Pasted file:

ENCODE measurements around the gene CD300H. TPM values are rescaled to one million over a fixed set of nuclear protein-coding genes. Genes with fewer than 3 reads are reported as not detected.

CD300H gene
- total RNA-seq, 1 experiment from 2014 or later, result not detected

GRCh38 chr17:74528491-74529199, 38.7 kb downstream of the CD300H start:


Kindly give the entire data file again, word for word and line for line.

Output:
ENCODE measurements around the gene CD300H. TPM values are rescaled to one million over a fixed set of nuclear protein-coding genes. Genes with fewer than 3 reads are reported as not detected.

CD300H gene
- total RNA-seq, 1 experiment from 2014 or later, result not detected

GRCh38 chr17:74528491-74529199, 38.7 kb downstream of the CD300H start: